Construction photo showing the SIPs erected and the roof panels going on. The punched openings have yet to be infilled with the 2x members to accept the windows. The concrete block portion of wall defines the “spine” that collects the water from the various roof sections and delivers it to a large gutter over the rear entrance of the shop.
A cleft between the corrugated siding and the Hardi-Plank walls defines the rear entrance to the building. It is sheltered by a low sloping roof that projects out to carry a large gutter, thus revealing the true function of the butterfly roof configuration. All of the water collected from the roof is channeled into the large gutter via this roof section. From here it is carried off to the two 10,000 gallon cisterns sitting to the edge of the swale. The rear entrance is also defined by a deck that bisects the oak motte. After leaving the protection of the oaks, the deck thins into a slowly rising "ramp-bridge", that spans the shallow swale and rises to greet the porch of the smaller building a hundred feet to the north.
Construction photo of the interior from under the “spine” that channels the rainwater to the gutter at the rear of the building. The quality of light from the clerestories provides an even and balanced daylighting that will preclude the need for artificial lighting other than dedicated task lighting. The exposed concrete block re-appears at the interior to define the presence of the office. Exposed reclaimed open web steel joists give rythym to the main work space to the left.
Construction photo showing the light chimney over the office which terminates one end of the “spine”. The wall of the office steps inwards a few feet from the edge of the oak motte to allow for “saddle-bags” to hang off the wall and to allow a ramp to sneak between the building and the trees.
Where the large shop beckons with a long thin porch to the South the small shop responds similarly with a shorter but deeper version of the same. At the back of this porch two eight foot wide sliding doors open to connect the interior work area to the porch allowing the porch to be an extremely useful work area during the nine or so months of beautiful weather. The porch perches ten feet above the swale, as does the office end of the building.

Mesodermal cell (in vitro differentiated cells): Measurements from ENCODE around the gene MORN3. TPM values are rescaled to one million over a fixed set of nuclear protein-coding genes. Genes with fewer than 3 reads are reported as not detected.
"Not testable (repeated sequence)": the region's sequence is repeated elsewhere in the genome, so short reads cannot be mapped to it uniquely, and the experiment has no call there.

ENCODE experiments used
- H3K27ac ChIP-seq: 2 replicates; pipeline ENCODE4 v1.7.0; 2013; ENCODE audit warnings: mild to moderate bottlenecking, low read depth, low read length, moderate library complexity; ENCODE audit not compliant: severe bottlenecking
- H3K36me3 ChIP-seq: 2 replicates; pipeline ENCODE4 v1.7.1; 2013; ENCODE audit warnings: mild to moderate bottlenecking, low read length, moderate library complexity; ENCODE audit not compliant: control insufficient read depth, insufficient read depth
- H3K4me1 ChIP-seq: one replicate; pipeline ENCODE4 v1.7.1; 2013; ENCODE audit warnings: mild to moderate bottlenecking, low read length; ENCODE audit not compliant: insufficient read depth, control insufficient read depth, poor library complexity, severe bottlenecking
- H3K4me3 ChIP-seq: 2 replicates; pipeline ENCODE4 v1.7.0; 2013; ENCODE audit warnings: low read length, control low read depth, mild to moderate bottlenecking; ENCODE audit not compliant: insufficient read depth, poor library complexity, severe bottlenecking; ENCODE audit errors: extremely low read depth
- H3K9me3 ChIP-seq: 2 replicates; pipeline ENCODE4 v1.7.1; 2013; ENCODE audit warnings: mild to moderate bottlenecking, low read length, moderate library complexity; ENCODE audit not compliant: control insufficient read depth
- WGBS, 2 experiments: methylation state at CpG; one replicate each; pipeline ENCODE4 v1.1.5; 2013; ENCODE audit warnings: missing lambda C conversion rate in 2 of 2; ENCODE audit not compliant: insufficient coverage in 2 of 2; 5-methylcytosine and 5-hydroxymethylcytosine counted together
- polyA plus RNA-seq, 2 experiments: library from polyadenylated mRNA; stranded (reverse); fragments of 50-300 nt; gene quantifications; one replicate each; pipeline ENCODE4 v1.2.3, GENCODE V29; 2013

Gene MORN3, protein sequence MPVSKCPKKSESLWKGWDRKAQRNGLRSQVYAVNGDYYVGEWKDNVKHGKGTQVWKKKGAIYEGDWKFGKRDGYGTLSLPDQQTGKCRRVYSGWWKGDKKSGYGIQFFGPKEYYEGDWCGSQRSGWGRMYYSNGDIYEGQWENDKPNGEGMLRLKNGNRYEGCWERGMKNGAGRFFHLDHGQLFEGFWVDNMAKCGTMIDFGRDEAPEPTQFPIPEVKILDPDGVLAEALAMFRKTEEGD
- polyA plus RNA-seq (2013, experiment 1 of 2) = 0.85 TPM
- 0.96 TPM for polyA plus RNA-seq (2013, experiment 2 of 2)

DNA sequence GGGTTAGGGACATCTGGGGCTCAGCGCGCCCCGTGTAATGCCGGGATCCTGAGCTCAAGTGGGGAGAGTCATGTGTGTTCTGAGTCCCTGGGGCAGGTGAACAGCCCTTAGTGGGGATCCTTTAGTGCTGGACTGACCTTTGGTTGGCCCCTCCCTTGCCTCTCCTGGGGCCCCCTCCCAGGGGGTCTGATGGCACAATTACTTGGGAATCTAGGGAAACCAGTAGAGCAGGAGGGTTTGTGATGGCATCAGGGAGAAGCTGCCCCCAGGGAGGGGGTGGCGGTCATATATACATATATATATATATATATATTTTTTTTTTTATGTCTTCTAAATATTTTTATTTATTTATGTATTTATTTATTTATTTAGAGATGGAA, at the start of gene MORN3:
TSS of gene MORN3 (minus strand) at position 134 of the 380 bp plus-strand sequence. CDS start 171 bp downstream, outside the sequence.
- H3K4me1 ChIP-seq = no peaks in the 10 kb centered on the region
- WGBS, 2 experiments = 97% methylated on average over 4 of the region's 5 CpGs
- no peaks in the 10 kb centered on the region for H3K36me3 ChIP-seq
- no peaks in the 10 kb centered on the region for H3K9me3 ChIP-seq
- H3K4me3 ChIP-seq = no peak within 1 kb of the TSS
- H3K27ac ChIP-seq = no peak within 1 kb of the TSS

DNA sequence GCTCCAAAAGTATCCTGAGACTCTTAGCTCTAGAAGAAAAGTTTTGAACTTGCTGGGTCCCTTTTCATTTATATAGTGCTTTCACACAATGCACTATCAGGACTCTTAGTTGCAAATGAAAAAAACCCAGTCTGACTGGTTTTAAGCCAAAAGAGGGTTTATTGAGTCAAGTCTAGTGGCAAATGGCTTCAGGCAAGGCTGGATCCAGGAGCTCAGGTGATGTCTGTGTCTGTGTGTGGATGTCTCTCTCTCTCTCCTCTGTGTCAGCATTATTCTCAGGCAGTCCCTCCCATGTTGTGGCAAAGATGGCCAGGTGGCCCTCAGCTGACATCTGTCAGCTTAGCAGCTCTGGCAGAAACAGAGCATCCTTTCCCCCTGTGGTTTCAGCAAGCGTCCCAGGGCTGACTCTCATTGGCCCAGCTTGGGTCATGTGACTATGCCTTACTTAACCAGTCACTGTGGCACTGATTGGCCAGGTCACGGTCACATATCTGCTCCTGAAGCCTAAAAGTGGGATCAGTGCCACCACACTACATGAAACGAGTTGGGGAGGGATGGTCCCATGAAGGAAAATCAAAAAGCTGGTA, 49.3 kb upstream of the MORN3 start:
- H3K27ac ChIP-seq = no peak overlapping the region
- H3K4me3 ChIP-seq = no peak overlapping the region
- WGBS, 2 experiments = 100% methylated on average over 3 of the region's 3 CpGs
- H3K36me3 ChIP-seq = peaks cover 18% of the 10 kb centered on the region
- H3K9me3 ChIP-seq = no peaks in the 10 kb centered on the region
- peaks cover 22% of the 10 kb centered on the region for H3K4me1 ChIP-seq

Looking up the connecting ramp towards the smaller shop’s porch. The smaller porch nestles between two small clumps of existing oaks. At its west edge the building is one step up from exiting grade, at its east edge it perches over ten feet tall concrete columns that define an undercroft that will later be converted to a pottery studio.
Seen from afar the smaller shop peers over the trees and stands out in the landscape with its bright yellow siding and reflective corrugated Galvalum metal. It does however fit into the landscape with its scale and overall form, especially with its porches and sober detailing.
Overview photo of roof showing the various plains of the roof and their relationship to the “spine”. The light chimey over the office can be seen to the left. The roof and light chimneys of the small shop can be seen beyond the tops of the oaks.
Clad in vibrant yellow Hardi-Plank siding the office end seems to hover above the dense green of the surrounding cedar and oaks. The shed roof, sloping towards and becoming the porch roof, with its shiny Galvalum, plays a foil to the ever-changing color of the sky, sometimes brilliantly highlighting the view, sometimes merging seamlessly with the grey-blue of the sky, yet always punctuated by the sentinel-like presence of the three light chimneys.